Moreover, Dr Altwaijri stated that “In 1945, the United Nations came with a new form of alliance between the countries of the world that all agreed to be unified under the emblem of the United Nations”, adding that though the UN Charter does not contain the term “alliance” with its current conception, nations which agree and share the international principles that constitute the source of international law, are in fact allied countries in the comprehensive and deep sense of alliance.
On this theoretical basis, and considering this legal background, ISESCO Director General said that “the UN is a high-standards and wide-ranging alliance between a number of countries that is governed by the Charter of the international organization from the view that the United Nations, which are united countries, are indeed, united nations and countries bound by a contractual relationship embodied by the Charter.”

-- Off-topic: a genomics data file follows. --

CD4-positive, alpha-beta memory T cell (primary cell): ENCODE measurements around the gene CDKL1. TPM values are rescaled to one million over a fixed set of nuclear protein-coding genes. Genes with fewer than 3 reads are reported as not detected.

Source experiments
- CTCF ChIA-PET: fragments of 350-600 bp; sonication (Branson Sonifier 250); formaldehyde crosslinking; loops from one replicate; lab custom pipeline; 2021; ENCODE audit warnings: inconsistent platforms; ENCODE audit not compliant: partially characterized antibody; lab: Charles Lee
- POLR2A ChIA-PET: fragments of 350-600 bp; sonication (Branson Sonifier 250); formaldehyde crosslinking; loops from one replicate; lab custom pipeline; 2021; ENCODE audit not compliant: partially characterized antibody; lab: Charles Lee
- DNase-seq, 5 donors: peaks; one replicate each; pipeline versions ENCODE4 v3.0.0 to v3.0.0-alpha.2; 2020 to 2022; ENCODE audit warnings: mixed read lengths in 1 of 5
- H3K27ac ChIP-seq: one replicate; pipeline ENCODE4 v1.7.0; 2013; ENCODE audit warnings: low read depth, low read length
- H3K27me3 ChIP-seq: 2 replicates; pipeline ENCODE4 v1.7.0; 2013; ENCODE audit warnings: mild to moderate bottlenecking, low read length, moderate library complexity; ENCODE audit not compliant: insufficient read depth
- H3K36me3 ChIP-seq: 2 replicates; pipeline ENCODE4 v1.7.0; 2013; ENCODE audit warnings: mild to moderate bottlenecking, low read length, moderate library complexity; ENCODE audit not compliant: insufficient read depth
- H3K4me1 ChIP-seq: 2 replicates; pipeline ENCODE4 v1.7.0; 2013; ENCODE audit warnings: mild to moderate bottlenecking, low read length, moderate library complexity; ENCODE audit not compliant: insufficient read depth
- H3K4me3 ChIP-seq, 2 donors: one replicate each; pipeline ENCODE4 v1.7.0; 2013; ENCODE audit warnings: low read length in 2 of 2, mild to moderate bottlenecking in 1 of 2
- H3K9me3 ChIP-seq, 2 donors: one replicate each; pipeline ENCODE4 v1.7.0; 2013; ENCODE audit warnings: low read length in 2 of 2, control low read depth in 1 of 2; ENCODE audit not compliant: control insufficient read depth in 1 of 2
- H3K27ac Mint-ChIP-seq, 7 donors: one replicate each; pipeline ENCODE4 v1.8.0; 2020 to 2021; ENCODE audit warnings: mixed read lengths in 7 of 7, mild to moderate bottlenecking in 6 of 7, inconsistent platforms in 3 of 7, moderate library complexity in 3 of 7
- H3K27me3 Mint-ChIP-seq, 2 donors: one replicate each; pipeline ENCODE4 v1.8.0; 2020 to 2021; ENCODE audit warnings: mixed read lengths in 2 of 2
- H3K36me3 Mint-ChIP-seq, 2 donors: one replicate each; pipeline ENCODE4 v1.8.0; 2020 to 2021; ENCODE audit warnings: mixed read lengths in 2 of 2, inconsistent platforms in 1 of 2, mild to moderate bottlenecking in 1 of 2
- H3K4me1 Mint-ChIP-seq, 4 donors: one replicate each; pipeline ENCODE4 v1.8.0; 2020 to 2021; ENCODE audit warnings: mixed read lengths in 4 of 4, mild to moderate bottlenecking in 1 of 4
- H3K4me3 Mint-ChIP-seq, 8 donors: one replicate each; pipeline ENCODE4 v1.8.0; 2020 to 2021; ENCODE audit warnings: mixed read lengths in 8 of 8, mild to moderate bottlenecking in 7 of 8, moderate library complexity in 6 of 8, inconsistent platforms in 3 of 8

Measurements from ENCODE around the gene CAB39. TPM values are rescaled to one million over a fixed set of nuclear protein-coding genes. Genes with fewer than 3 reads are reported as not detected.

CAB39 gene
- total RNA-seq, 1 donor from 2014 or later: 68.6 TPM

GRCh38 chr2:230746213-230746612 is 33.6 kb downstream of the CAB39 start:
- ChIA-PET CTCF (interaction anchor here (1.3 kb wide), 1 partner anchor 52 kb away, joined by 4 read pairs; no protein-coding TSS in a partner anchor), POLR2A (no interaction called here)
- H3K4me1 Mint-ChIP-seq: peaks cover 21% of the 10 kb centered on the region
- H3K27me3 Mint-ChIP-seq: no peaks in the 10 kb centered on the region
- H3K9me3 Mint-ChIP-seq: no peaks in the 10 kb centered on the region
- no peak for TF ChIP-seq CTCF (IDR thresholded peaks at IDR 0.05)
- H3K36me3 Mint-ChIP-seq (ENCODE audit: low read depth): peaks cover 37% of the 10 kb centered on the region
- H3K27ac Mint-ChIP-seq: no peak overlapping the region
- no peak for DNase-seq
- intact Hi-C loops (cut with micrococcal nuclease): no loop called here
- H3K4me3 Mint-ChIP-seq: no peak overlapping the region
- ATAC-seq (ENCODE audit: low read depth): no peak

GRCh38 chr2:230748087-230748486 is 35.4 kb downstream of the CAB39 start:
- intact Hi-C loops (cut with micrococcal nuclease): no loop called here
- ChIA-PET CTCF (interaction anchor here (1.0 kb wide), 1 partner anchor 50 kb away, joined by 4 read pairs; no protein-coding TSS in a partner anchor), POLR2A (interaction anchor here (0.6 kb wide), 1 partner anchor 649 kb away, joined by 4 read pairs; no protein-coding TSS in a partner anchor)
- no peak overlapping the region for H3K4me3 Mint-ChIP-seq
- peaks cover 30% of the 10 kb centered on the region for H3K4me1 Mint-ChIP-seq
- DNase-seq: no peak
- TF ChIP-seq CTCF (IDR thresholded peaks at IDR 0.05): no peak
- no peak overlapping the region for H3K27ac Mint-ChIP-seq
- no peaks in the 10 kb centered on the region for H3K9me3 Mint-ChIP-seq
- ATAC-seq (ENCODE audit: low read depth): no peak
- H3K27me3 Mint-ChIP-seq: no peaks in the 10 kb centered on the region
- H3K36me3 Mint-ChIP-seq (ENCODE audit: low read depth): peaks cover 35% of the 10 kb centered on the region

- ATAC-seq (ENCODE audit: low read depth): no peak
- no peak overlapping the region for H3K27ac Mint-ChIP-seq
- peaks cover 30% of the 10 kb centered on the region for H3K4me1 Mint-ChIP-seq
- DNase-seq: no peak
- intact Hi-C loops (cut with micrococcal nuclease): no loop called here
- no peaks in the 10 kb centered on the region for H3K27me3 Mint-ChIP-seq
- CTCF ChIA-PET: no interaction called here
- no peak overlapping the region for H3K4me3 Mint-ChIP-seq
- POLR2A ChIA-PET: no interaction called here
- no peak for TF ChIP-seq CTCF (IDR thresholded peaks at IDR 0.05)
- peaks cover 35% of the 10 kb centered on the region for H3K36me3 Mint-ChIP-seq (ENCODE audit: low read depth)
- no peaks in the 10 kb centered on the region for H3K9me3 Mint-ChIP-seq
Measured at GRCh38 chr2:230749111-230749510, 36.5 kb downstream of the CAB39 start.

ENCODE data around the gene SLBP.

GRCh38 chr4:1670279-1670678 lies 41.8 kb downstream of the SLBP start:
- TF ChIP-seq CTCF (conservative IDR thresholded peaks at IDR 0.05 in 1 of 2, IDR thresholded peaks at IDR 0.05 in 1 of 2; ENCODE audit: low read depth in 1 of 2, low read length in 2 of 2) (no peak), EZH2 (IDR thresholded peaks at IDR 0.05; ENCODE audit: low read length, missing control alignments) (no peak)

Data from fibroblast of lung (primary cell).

In addition, Dr Altwaijri affirmed that the rapid changes happening in the world at all levels, and the ensuing serious regional crises and severe international problems, at the economic and security levels, have aggravated the threats targeting international peace at its very heart. He also stated that all of these are driving factors and strong motives for the emergence of new alliances either at the regional or at the international levels, adding that the most remarkable of them with strong presence at the international scene today is the Global Counterterrorism Alliance, which aims to combat the so-called Islamic State (Daesh). “Lacking in support of international law in the absence of a Security Council resolution under Article 7 of the UN Charter, this alliance was nevertheless founded under the leadership of the United States of America” ISESCO Director General emphasized “the human objectives and peaceful purposes, which it endeavors to achieve, provide it with international legitimacy regardless of the lack of clarity regarding some of its details”